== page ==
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September 19, 2014 at 9:47 PM

Mariners 10, Astros 5 — Mike Zunino’s three-run homer sparks Seattle

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  • Note: Our video downloading system isn’t working so I will load the McClendon and Walker videos when it’s up again.

Mike Zunino had a job to do and he was going to do it properly.

With runners on first and second and no outs – thanks to two errors on routine plays by the Astros infield, Mariners manager Lloyd McClendon asked his slugging catcher to lay down a sacrifice bunt to move the runners into scoring position.

Even though Zunino had never put down a sacrifice bunt in his 174-game big league career, he looked comfortable squaring around on the first three pitches, looking for a proper pitch to bunt.

It never came.

After Astros starter Brad Peacock fell behind 2-1 in the count, McClendon called off the bunt, and let Zunino to swing away. And did he ever.

Zunino crushed the next pitch he saw from Peacock – a 91 mph fastball – off the train tracks in deep left center some 50 feet above the playing surface.

His three-run homer broke 1-1 tie and sparked a seven-run fourth inning as the Mariners cruised to a 10-5 win over Houston.

AP photo

AP photo

With the win, the Mariners (83-70) moved within a 1/2 game of the Kansas City Royals, who were crushed 10-1 by the Tigers, in the wild card standings. The A’s beat Philadelphia, keeping Seattle game behind.

McClendon isn’t on big small ball, but in the fourth inning of a 1-1 game, he felt it was necessary.

“We were trying to add on runs,” McClendon said.

Zunino wasn’t surprised he got the bunt sign even that early in the game.

“It’s something we’ve talked about,” he said. “Obviously hitting down in that spot, you have to be able to situational hit, bunt, do whatever they need you to do. I’ve talked Mac about a few times and I’ve told him I’m able to do that.

But he wasn’t disappointed when McClendon took the bunt off.

“I tried to look at the defense and see how they were playing and it looked like they were still thinking I was bunting,” he said. “So I just tried to look for a fastball down the middle and I was able to get one.”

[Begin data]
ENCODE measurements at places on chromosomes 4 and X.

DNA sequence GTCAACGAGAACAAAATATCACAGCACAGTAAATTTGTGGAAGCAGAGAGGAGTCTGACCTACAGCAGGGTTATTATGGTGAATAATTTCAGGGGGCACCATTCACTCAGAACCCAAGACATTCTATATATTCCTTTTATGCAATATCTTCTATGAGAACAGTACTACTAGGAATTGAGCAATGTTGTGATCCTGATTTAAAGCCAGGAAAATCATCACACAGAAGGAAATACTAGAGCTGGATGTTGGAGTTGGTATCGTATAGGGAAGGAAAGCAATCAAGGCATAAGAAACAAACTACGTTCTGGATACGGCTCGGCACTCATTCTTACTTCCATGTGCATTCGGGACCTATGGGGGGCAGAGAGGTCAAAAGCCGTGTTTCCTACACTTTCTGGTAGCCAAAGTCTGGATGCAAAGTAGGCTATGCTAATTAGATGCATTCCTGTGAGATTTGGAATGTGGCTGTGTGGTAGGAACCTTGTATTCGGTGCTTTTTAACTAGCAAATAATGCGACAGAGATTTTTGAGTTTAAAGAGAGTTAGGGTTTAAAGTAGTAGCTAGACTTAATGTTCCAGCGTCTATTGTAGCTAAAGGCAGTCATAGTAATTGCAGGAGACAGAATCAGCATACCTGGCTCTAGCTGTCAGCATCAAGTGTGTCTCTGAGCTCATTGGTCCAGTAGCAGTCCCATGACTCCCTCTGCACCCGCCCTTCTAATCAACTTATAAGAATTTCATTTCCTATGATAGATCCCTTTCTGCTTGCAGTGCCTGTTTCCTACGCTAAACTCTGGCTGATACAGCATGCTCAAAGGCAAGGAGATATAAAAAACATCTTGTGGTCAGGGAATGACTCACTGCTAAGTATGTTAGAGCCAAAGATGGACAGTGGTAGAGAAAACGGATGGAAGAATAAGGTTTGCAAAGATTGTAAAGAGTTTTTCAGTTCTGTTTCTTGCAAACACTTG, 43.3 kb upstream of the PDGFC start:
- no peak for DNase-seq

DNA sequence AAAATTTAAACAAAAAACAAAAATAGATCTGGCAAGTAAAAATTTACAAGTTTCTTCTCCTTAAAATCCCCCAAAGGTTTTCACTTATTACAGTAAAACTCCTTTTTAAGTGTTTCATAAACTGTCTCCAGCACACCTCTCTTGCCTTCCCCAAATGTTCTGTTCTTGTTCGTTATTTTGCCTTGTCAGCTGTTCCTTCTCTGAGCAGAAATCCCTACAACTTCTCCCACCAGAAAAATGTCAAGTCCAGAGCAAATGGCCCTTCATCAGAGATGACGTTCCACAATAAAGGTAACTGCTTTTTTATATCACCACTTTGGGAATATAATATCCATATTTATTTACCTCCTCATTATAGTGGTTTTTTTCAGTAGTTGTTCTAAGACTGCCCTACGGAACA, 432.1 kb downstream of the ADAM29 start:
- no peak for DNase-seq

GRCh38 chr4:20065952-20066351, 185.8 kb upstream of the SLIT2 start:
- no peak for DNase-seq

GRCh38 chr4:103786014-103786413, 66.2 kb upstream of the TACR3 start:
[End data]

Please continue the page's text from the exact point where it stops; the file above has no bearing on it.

Zunino’s 21st homer of the season gave the Mariners a 4-1 lead. But they weren’t finished in the inning. With one out, a rattled Peacock pitched himself into trouble with walks to Austin Jackson and Dustin Ackley.

Robinson Cano singled home Jackson to make it 5-1. Astros manager Tom Lawless lifted Peacock from the game for reliever Jake Buchanan. But the new pitcher wasn’t going to stop the offense. Kyle Seager worked a 2-0 count and then sat on a fastball, belting it over the all in right-center for the second three-run homer of the inning. It was Seager’s 24th of the season.

“To be able to have that big inning, you feel good about it,” Seager said. “Everybody can kind of breathe a little bit.”

The 8-1 lead was more than enough for rookie Taijuan Walker. Making a spot start in place of Roenis Elias, Walker wasn’t overpowering, but he looked improved from his previous starts this season. Walker pitched 5 2/3 innings, giving up two runs on eight hits with two walks and seven strikeouts to improve to 2-2 on the season.

“It wasn’t great,” he said. “I can definitely do better but it was a good win for us. The offense scored a lot of runs. They put up that seven-run inning and after that I was just able to go out there and attack the hitters.”

He showed some moxie in the start. In the third inning with scored tied a 1-1, the Astros loaded the bases on back-to-back singles and a walk to start the inning. Runs seemed imminent. Instead, Walker dug in and struck out Dexter Fowler and Jason Castro and then got Matt Dominguez to fly out to end the inning and allowing his teammates to take the lead for good an inning later.

“I told myself: ‘You can’t let this guy score. Can’t let this guy score,'” he said. “So after every pitch I just got it and went through and focused on every pitch.”

It earned him some respect from his manager.

“He showed a little fortitude there,” McClendon said. “I was very proud of him there. He never panicked and continued to execute pitches with purpose. I thought that was pretty good.

After the long top of the fourth inning where they Mariners put the game away, he came out in the bottom of the fourth and worked an efficient 1-2-3 inning, attacking hitters and wasting little time.

Houston got to Walker in the first inning. Diminutive hitting machine Jose Altuve doubled to left with one out – his first of three hits on the night- and then later scored on Dexter Fowler’s bloop single to left field.

Walker’s other run allowed came in the fifth inning on a RBI single from Robbie Grossman.

He’s now 3-0 with a 2.91 ERA in four career starts against the Astros.

The Seattle bullpen wasn’t stellar. Brandon Maurer and Yoervis Medina combined to give up three runs.

Dustin Ackley hit a pair of solo home runs in the game, giving him 13 on the season.



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